Archive | property

Monday, May 15th, 2023

Supreme Court Reverses Two Second Circuit Fraud Decisions

On May 11, 2023, the Supreme Court decided Ciminelli v. United States, 21-1158 and Percoco v. United States, No. 21-1158, reversing the Second Circuit in two fraud decisions  resulting from the multi-defendant trial of alleged corruption surrounding the Cuomo administration. The Supreme Court continues its curtailment of amorphous theories of federal fraud to prosecute government corruption cases.

In Ciminelli, the Supreme Court rejected the Second Circuit’s “right to control” theory of  federal fraud, in which “property” under the fraud statutes “includes intangible interests such as the right to control the use of one’s assets.” Under this theory, Ciminelli was convicted of wire fraud for a bid-rigging scheme on the theory that he deprived the victim of “potentially valuable economic information” “necessary to make discretionary economic decisions.” Op. at 1-4. The Court reversed his conviction.

The Supreme Court reiterated the rule of Cleveland v. United States, 531 U.S. …

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Categories: honest services fraud, property, wire fraud

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Tuesday, July 31st, 2018

Second Circuit Narrowly Construes Appellate Waiver and Holds That Embezzlement Is Not a Continuing Offense

In a short and interesting opinion, available here, the Second Circuit held today that (1) a defendant did not waive her right to appeal a restitution order on the ground that it covered conduct outside the statute of limitations period, and (2) that violations of 18 U.S.C. § 641 (embezzlement of government property) are not continuing offenses, rendering the defendant liable for funds embezzled outside the limitations period. See United States v. Green, No. 16-3044 (2d Cir. 2018) (Cabranes, Carney, Goldberg (Ct. Intl. Trade )) (appeal from W.D.N.Y.). The second of these holdings, concerning the scope of  § 641, creates a circuit split.

The defendant in Green was charged under § 641 for drawing money out of a joint bank account between 2009 and 2011 in amounts similar to those of VA payments to her deceased mother that went into the account. She pled guilty, and …

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Categories: appeal waiver, forfeiture, property, statute of limitations, statutory construction, statutory interpretation

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Wednesday, August 8th, 2012

An Affair To Remember

United States v. Sekhar, No. 11-4298 (2d Cir. June 26, 2012) (Jacobs, Parker, Hall, CJJ)

Defendant Skhar was convicted of Hobbs Act extortion and the interstate transmission of extortionate threats based on a particularly bizarre set of facts. He was a managing partner of a tech company into which the New York State Comptroller was considering investing state retirement funds. An earlier investment in the fund had been cleared, but never closed. That investment had been marketed by a placement agent, a process that was later banned. The current investment was not marketed by a placement agent but was “essentially the same” as the earlier one. While the Comprtroller’s General Counsel was considering the issue, he learned from the New York State Attorney General that the placement agent was under investigation; the General Counsel advised against moving forward with the deal, and that decision was then communicated to …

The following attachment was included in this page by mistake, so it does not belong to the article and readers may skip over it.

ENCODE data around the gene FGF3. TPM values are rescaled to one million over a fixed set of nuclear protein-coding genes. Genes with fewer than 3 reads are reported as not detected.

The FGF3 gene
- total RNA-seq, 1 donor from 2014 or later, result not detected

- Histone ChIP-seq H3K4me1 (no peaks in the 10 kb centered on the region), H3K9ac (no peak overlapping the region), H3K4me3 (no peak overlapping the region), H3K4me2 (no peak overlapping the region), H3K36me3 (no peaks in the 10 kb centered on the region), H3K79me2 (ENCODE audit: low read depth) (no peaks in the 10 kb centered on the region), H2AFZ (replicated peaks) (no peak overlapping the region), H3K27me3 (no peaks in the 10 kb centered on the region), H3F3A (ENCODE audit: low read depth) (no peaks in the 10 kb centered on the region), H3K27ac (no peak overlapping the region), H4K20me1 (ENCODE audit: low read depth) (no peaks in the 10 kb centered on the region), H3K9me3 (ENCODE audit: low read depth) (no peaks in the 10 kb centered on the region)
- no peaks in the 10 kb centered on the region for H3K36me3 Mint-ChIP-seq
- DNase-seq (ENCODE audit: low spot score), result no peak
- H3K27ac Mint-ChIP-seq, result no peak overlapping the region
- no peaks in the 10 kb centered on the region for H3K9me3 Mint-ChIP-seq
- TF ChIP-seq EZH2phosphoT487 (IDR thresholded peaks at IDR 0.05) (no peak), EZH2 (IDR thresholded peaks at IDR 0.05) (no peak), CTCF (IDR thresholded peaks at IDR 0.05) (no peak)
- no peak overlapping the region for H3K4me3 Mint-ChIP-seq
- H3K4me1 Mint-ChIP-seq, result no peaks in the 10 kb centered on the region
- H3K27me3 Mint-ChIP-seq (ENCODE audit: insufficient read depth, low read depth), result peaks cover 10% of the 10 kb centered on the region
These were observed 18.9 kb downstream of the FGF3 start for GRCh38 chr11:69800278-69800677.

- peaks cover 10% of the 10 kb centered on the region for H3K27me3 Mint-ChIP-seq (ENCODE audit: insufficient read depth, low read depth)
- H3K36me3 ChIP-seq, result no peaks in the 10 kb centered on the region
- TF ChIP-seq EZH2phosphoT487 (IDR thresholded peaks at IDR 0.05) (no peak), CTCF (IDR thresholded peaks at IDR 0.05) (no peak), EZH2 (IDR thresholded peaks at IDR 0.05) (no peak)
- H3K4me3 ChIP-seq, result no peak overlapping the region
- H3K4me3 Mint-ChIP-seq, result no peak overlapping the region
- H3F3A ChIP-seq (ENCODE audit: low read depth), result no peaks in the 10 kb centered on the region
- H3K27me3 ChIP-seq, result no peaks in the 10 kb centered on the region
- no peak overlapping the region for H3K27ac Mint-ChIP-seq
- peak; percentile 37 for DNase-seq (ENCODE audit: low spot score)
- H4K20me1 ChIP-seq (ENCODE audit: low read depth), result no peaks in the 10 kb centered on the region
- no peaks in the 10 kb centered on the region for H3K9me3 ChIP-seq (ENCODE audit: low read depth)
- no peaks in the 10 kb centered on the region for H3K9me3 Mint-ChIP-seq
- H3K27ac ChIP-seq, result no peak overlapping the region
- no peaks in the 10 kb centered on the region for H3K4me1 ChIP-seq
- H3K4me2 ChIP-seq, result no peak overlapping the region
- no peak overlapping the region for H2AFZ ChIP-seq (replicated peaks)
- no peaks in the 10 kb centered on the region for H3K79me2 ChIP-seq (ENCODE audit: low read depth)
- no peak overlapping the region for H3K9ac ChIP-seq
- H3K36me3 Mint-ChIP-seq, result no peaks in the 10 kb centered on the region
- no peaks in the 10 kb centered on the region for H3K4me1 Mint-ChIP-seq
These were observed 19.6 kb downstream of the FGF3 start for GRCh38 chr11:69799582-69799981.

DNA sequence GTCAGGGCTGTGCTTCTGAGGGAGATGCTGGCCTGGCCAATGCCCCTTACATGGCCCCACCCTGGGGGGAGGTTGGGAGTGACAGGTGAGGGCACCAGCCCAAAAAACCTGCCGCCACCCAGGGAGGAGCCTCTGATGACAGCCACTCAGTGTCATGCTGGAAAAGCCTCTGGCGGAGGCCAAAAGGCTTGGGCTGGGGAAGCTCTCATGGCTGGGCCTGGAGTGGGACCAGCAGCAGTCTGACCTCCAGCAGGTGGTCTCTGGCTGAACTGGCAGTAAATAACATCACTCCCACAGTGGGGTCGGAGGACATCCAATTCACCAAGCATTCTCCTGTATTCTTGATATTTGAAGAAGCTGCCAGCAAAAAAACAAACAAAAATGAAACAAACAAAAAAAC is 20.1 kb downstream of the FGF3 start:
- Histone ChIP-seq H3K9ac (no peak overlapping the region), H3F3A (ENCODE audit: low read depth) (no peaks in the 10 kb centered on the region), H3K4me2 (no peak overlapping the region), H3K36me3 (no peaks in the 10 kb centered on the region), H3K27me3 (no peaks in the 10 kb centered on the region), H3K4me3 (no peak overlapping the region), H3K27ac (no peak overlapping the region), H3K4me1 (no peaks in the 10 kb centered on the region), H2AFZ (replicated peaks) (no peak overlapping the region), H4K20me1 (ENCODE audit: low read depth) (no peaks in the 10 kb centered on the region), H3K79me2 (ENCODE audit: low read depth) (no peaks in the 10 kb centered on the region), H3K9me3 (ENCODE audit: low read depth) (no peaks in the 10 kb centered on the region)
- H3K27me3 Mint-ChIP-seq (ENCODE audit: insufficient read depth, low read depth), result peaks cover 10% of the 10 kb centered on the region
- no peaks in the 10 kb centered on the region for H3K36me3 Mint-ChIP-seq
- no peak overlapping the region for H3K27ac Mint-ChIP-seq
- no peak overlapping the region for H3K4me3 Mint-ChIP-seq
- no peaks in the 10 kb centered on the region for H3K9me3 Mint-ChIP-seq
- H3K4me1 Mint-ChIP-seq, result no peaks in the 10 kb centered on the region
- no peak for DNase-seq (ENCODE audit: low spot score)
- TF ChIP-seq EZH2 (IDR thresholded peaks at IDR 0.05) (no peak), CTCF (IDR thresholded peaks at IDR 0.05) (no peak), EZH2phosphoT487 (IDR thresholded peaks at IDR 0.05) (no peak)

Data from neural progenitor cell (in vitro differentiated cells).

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Categories: extortion, property, Uncategorized

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Wednesday, November 21st, 2007

Control Freak

United States v. Carlo, No. 06-2420-cr (2d Cir. November 19, 2007) (Kearse, Katzmann, CJJ, Rakoff, DJ)

This short per curiam opinion discusses the sufficiency of the evidence in a wire fraud prosecution, where the prosecution proceeded on an unusual theory. The defendant Carlo and others defrauded real estate developers by making misrepresentations about Carlo’s efforts to obtain funding for the developers’ projects. In response to the developers’ requests, Carlo falsely assured them that loans were imminent, when in fact they were not. Here, the government did not allege that Carlo defrauded the developers out of any specific money or property, but rather out of their right to control their own assets, which the court held was a permissible theory of fraud. Carlo’s deception harmed the developers by depriving them of material information necessary to determine whether to proceed with their development projects, and this continued or increased the risk that …

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Categories: fraud, property, Uncategorized

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